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The Slow Strength Training Workout That'll Help You See Gains Faster

There's a pretty genius technique you're likely not using that could really help you power up without having to lift heavier weights or do more reps and sets. "When you play with an exercise's tempo to extend the time your muscles are working during a single rep, you can build strength, burn fat, and develop lean muscle faster than going at a standard pace," says trainer and exercise scientist Dasha Libin, the co-owner of Anderson Martial Arts and creator of Kettlebell Kickboxing in New York City.

The idea is to squeeze more muscle-making out of each rep's three phases—positive, static, and negative—by doing them in slow motion. Quick example: The positive phase of a push-up is the work, or actual pushing, part; the static phase is the peak contraction point where your chest grazes the floor; the negative phase is the lowering part. "Increasing your time under tension in the negative part of an exercise, for instance, can help you grow your positive strength," Libin explains. (Here: more weight training tips for beginners.)

Libin created this total-body routine to give every major muscle a fresh challenge from seven go-to exercises. No matter how fit you are, you'll come away stronger and more carved, she promises: "If you can only string together four or five push-ups right now, after just a couple of weeks of doing push-ups under tension, you'll be able to double your count." Like those odds? Ready, set...slow.

How it works: Warm up with 1 minute each of alternating straight-leg kicks, plank walk-outs, air jump rope, and air squat with overhead reach; then 30-second forward fold (palms on floor) standing on left leg, then right. Next, do each exercise as indicated. Complete this routine 2 or 3 days a week on alternate days.

Total Time: up to 15 minutes

You will need: Free weights

1. Forward Lunge

A.

Stand with feet hip-width apart, holding a weight in each hand with arms by sides. Step left leg forward and take 5 seconds to lower into a lunge, bending legs 90 degrees. Hold this position for 5 seconds. Push through right heel to return to start.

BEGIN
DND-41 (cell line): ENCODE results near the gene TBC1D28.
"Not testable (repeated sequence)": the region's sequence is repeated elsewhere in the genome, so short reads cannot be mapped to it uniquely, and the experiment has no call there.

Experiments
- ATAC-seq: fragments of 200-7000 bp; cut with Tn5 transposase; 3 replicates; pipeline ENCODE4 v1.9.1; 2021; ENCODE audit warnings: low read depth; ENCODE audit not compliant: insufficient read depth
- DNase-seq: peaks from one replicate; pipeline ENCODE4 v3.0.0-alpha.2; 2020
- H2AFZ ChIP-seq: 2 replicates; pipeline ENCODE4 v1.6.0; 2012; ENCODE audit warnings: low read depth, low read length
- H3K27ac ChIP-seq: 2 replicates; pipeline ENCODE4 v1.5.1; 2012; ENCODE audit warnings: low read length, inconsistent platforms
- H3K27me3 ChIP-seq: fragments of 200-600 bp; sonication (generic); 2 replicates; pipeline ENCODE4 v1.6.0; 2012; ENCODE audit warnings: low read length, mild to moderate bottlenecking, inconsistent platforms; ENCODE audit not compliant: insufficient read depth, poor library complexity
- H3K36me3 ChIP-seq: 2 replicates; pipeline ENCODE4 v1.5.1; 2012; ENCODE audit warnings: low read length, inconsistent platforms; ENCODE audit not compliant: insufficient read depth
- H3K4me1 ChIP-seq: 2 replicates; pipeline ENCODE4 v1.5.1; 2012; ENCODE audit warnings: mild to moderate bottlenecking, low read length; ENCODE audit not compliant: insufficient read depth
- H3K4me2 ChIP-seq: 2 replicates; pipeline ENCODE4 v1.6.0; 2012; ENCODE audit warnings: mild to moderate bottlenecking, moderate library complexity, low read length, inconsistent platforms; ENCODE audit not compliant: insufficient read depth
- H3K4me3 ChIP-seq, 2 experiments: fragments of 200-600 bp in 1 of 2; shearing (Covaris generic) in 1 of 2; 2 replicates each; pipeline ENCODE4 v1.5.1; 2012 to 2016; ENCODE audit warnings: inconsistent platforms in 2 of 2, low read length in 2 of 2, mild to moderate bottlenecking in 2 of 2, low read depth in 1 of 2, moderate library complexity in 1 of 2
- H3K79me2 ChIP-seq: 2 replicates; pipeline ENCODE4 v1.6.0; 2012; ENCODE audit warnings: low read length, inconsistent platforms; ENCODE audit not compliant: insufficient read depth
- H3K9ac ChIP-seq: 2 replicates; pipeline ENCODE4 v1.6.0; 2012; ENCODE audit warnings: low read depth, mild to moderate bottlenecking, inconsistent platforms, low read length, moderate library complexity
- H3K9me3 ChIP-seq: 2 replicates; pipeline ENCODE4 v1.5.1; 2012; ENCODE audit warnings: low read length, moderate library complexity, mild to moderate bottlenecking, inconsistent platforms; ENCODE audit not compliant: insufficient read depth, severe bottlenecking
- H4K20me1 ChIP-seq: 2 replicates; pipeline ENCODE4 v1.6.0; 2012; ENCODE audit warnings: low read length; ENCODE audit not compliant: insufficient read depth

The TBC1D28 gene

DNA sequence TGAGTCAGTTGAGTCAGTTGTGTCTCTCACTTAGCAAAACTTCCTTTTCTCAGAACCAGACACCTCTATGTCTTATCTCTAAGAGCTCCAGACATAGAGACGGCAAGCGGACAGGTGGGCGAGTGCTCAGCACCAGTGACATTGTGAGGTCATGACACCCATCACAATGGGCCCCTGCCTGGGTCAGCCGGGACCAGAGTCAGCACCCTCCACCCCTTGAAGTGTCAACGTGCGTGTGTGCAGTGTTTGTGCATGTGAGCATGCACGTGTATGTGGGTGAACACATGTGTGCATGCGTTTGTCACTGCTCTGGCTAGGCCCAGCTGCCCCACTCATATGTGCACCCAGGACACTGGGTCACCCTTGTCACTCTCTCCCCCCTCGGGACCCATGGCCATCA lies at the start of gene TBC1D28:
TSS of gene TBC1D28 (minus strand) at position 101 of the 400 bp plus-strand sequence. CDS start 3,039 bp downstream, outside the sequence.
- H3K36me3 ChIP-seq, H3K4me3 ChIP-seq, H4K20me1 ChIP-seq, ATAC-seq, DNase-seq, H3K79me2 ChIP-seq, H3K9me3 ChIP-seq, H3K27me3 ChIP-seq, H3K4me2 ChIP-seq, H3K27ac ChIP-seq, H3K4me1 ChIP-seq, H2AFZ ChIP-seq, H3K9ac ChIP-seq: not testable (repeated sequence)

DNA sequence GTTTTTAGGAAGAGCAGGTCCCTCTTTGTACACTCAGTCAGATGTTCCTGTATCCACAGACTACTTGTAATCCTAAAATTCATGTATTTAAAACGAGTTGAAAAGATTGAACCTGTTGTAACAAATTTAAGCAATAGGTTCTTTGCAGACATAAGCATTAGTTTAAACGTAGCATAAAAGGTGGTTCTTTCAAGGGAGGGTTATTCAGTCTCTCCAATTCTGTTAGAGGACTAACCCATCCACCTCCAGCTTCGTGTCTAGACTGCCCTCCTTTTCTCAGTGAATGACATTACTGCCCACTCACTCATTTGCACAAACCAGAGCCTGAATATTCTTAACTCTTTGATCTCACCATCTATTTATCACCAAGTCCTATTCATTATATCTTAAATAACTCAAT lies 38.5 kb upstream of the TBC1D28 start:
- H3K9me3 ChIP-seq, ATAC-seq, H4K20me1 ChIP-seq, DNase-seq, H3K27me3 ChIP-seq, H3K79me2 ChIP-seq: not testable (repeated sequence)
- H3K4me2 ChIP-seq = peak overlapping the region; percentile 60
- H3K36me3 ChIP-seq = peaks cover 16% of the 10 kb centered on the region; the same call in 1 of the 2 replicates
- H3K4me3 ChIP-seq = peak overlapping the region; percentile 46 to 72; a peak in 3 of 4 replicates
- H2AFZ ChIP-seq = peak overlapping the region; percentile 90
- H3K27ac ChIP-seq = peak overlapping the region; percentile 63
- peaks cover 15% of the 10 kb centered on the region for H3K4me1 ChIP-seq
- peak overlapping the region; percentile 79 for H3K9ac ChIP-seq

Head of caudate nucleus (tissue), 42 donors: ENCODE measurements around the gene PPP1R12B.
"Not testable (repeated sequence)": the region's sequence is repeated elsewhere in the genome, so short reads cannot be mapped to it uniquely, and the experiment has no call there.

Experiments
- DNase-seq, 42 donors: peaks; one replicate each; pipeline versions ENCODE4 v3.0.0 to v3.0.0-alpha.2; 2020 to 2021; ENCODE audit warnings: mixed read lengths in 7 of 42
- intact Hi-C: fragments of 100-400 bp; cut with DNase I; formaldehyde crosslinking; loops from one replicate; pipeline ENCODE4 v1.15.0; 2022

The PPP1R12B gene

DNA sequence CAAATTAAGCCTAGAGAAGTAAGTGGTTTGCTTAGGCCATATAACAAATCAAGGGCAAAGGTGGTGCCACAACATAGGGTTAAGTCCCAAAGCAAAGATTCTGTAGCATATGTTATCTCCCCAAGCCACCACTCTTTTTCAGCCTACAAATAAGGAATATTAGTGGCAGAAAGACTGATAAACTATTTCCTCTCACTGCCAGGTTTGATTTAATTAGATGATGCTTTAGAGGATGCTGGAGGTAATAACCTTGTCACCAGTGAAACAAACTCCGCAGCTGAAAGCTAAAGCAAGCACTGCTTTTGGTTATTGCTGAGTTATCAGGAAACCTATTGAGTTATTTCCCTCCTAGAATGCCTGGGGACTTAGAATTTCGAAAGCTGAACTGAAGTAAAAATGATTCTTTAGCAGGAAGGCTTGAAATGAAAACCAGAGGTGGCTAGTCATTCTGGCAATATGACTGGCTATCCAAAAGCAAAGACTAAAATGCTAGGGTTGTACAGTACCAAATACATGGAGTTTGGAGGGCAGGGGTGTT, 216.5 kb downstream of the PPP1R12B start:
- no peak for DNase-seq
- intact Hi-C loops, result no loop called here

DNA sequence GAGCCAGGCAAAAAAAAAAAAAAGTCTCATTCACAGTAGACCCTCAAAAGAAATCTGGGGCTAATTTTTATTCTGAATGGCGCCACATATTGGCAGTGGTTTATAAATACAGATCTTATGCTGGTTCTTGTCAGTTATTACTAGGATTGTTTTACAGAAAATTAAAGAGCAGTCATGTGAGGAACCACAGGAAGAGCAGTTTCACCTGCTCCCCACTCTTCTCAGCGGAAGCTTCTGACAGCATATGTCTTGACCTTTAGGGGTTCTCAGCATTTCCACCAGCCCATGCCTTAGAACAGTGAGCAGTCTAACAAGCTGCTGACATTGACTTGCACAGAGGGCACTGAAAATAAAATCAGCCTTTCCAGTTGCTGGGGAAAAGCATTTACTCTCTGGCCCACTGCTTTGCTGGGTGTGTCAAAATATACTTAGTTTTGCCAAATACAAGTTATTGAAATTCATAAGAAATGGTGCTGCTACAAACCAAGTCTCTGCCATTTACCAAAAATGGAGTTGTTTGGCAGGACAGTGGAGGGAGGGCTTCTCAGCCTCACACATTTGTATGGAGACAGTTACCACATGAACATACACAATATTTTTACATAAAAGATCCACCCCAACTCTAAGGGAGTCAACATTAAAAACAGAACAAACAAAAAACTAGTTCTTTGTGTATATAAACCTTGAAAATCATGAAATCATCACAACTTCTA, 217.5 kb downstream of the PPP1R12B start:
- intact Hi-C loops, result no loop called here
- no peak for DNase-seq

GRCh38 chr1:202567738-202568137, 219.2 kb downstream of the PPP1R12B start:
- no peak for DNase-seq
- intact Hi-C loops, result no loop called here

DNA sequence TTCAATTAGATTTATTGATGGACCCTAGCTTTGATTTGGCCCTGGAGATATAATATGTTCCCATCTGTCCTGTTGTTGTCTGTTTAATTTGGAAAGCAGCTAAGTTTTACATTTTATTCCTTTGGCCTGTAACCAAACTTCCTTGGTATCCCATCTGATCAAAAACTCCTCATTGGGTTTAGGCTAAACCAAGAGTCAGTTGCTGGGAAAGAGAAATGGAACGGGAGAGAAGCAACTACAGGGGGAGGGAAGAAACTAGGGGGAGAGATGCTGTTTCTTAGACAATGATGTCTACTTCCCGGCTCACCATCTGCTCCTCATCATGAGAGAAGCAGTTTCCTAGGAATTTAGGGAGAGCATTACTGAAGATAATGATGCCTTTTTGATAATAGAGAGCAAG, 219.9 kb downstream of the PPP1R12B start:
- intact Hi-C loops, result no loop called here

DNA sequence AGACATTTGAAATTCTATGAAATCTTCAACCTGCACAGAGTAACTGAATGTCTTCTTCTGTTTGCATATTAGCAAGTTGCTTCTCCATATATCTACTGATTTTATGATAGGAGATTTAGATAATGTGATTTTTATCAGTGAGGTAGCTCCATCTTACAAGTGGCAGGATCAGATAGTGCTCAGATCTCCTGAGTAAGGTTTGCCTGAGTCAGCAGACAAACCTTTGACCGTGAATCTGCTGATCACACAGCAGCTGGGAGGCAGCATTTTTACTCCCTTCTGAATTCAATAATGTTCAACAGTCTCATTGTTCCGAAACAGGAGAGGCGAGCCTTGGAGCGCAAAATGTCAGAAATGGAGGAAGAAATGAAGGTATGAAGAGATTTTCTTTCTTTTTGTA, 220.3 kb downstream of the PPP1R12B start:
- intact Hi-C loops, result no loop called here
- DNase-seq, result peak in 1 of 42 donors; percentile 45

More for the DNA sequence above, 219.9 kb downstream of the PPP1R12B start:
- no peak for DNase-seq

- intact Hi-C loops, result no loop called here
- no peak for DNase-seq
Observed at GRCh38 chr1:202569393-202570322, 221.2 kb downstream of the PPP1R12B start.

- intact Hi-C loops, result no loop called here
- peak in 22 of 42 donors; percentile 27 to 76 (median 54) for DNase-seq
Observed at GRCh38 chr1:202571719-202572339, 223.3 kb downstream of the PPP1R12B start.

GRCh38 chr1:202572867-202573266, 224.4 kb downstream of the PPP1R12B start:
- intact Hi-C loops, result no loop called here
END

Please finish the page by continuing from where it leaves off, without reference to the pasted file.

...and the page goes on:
Sets:

4

Reps:

8 to 12 per side

Mistakes and Tips:

Scale down: Perform the move without weights.
Scale up: Take 5 seconds to rise out of lunge and return to start.

2. Deadlift

A.

Stand with feet hip-width apart, holding a weight in each hand resting on thighs. Take 5 seconds to lower weights toward floor, bending knees softly, shifting hips back and hinging flat torso forward until upper body is parallel to floor. Hold this position for 5 seconds. Reverse movement to return to start.

Sets:

4

Reps:

8 to 12

Mistakes and Tips:

Scale down: Hinge torso toward parallel at a standard, rather than slower, pace.
Scale up: Take 5 seconds to reverse the movement to return to start.

3. Row

A.

Stand with feet hip-width apart, holding one weight in left hand with arms by sides. Bend knees softly, shift hips back, and hinge flat torso forward 45 degrees (right hand can rest lightly on right thigh) to start. Pull left arm up, bending elbow straight back, until weight reaches chest. Hold this position for 5 seconds. Take 5 seconds to lower to start. Switch sides; repeat. That's 1 rep. 

Sets:

4

Reps:

3 to 5

Mistakes and Tips:

Scale down: Lower to start at a quicker, standard pace.
Scale up: Also take 5 seconds to pull left arm until weight 
reaches chest .

4. Push-Up

A.

Start on floor in plank on palms. Take 5 seconds to lower body until chest grazes floor (bend elbows back at 45 degrees).

B.

Quickly push up to start. Scale down: Lower as far as you can, then hold there for as long as you can. Once you can hold the bottom point for 30 seconds, you are ready to advance. 

Sets:

4

Reps:

3 to 5

Mistakes and Tips:

Scale down: Lower as far as you can, then hold there for as long as you can. Once you can hold the bottom point for 30 seconds, you are ready to advance. 
Scale up: Also hold push-up at 
lowest point for 5 seconds, then take 5 seconds to push back up to start. 

5. Windmill

A.

Stand with feet slightly wider than hip-width apart, holding a weight in left hand with arms by sides. Press weight overhead with palm facing forward, look up at weight, and let toes turn slightly toward right to start.

B.

Take 5 seconds to lower flat torso over right leg, bending right leg softly and hinging from hips, keeping left arm over shoulder with gaze fixed on weight, and reaching right hand to right foot. Hold this position for 5 seconds. Reverse movement to return to start.

Sets:

4

Reps:

5 per side

Mistakes and Tips:

Scale down: Lower flat torso over right leg at a quicker, standard pace.
Scale up: After holding static phase, also take 5 seconds to reverse the movement to return to start.

6. Overhead Sit-Up

A.

Lie faceup on floor with legs extended and wider than hip-width apart and feet flexed, holding a weight in each hand. Press weights straight up over chest with palms facing forward to start.

B.

Sit up, pressing legs into floor and pushing weights toward ceiling until torso is upright and weights are over shoulders. Take 5 seconds to lower to start. 

Sets:

4

Reps:

10

Mistakes and Tips:

Scale Down: Do move without weights
Scale Up: Also take 5 seconds to sit up.

7. Front Squat

A.

Stand with feet hip-width apart, holding a weight in each hand at shoulders with palms facing each other and arms bent with elbows pointing downward.

B.

Keeping arms fixed and chest lifted, take 5 seconds to lower into a squat until hips drop below knees, then hold that position for 5 seconds. Take 5 seconds to return to start. 

Sets:

4

Reps:

8 to 12

Mistakes and Tips:

Scale down: Do move without weights
Scale up: 
Stand facing a wall with feet hip-width apart and big toes touching a wall throughout reps; this will force your chest to stay lifted.

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